The final report into Search and Rescue Aviation Operations in Ireland has found confusion among the different agencies involved.
Twelve recommendations have been put forward in the review which was sparked by the fatal Rescue 116 helicopter crash off the Mayo coast last year.
This independent report was commissioned by the Department of Transport following the crash that claimed the lives of Dara Fitzpatrick, Mark Duffy, Paul Ormbsy and Ciaran Smith.
However, the review did not examine the circumstances of the crash itself and the authors warned that there is no intention to establish any causal link between their findings and the accident.
The report found "confusion" and "potential conflicts of interest" between the different agencies involved in the management of air-based search and rescue in Ireland.
They found "several sources of confusion and potential conflicts of interest" amongst the agencies and warned that this has resulted in a "lack of a shared understanding of roles and responsibilities" in the oversight of rescue operations.
One of the key recommendations is to review Search and Rescue oversight and procedures as arrangements can be a mix of maritime and aviation depending on the circumstances.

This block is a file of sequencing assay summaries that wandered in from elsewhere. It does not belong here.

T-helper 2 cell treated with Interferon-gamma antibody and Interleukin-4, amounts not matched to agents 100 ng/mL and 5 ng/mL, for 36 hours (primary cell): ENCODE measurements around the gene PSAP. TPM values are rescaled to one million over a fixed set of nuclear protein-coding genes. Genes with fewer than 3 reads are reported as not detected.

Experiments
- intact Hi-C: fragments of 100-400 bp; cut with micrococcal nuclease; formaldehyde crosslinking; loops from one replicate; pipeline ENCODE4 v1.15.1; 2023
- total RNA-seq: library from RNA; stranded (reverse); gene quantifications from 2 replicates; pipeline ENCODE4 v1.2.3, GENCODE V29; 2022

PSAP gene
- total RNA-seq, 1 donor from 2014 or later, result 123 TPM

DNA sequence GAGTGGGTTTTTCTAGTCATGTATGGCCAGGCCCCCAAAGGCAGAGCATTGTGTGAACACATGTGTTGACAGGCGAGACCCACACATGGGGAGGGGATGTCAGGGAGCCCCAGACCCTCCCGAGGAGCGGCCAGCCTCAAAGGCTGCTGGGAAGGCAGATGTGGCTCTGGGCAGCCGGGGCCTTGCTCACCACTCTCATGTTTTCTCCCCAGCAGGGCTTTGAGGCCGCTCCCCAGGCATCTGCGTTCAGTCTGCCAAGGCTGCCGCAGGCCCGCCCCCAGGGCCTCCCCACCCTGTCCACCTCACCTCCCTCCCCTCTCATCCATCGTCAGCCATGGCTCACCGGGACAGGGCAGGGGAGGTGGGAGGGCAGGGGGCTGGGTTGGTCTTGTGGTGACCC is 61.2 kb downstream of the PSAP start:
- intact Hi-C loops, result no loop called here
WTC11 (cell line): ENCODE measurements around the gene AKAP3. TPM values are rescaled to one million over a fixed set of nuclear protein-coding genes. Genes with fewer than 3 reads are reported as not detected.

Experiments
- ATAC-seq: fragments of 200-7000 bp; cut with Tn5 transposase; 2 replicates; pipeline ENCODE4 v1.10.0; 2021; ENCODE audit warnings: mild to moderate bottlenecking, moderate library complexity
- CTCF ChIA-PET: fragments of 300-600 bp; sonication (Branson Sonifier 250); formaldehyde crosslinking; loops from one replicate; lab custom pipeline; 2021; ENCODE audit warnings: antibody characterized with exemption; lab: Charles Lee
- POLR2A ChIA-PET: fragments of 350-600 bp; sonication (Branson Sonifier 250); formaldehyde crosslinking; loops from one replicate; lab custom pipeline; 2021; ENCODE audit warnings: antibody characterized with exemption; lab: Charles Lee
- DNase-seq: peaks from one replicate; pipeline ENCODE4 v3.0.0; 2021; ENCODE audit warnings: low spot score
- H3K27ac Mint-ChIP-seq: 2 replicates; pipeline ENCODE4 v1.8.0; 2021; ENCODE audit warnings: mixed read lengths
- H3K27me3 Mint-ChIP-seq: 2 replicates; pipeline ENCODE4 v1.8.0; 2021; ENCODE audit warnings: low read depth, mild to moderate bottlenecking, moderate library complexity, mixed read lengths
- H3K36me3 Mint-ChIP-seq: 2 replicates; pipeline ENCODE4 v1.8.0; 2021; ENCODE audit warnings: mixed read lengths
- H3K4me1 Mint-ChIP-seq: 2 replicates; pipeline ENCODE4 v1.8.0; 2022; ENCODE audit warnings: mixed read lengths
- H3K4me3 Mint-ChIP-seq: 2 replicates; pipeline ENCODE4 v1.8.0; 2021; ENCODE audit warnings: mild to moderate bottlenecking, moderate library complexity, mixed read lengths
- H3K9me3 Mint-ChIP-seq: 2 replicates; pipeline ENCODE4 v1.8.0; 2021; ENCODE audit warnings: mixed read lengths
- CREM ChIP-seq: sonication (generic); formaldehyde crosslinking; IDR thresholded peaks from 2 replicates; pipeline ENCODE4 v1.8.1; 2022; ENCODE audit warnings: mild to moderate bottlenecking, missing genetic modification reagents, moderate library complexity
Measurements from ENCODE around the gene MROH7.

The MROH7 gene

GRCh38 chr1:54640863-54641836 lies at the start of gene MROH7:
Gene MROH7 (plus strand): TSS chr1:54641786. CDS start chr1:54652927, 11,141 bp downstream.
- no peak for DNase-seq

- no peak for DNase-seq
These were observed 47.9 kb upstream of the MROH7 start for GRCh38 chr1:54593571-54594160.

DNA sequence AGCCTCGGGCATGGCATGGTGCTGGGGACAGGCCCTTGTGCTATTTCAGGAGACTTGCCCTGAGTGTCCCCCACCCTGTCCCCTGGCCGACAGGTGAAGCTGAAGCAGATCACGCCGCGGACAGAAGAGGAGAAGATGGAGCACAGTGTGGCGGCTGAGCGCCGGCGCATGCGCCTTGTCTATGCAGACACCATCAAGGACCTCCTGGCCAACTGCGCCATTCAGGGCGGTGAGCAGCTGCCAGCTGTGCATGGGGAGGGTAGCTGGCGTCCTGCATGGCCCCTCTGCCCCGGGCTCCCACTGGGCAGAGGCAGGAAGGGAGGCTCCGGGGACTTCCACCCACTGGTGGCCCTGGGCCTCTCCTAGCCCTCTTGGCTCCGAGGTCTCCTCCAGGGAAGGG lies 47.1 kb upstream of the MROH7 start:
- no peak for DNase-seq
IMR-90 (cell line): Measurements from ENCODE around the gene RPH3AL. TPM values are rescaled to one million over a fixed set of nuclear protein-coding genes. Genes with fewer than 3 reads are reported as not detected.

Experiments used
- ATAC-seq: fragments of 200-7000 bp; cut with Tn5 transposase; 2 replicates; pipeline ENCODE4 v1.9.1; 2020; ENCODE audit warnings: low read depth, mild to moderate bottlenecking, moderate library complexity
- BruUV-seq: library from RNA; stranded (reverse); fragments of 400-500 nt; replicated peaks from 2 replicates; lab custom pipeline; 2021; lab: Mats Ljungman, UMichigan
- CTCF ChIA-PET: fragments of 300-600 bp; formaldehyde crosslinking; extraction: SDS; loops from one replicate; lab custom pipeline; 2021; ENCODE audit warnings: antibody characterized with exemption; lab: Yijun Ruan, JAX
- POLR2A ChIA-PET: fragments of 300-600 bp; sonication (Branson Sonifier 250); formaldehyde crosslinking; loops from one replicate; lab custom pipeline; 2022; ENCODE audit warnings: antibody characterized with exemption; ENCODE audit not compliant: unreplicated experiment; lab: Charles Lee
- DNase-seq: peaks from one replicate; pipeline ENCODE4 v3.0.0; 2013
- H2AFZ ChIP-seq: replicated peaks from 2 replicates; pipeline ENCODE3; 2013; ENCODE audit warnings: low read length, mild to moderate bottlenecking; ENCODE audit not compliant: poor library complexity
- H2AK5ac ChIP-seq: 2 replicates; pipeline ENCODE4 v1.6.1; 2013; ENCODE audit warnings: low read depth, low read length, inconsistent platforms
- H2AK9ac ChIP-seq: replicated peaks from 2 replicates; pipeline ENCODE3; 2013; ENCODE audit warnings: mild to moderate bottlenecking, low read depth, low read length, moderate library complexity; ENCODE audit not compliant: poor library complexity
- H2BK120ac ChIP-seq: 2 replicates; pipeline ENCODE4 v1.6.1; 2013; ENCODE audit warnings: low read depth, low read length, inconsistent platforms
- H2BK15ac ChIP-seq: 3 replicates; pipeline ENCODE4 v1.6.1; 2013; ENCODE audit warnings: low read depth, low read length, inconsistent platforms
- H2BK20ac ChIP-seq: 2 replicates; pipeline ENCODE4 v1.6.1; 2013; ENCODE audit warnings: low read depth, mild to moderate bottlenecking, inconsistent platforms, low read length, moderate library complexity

Recommendations include clearly assigning the Irish Aviation Authority with responsibility for civil aviation search and rescue missions.
Continuous improvement of safety management and engagement with the EU to standardize search and rescue operations are also recommended.
The Transport Minister Shane Ross has called for the speedy implementation of the report.
He said: “I fully accept the findings and recommendations of this comprehensive review of search and rescue aviation oversight by a team of international experts, which I appointed at end of May.
"I have instructed that all necessary steps be taken without delay to ensure speedy implementation of all of the recommendations.
"We now have an opportunity in Ireland - and a blueprint – to make meaningful improvement to our current oversight structures and in doing so set a benchmark for other jurisdictions.”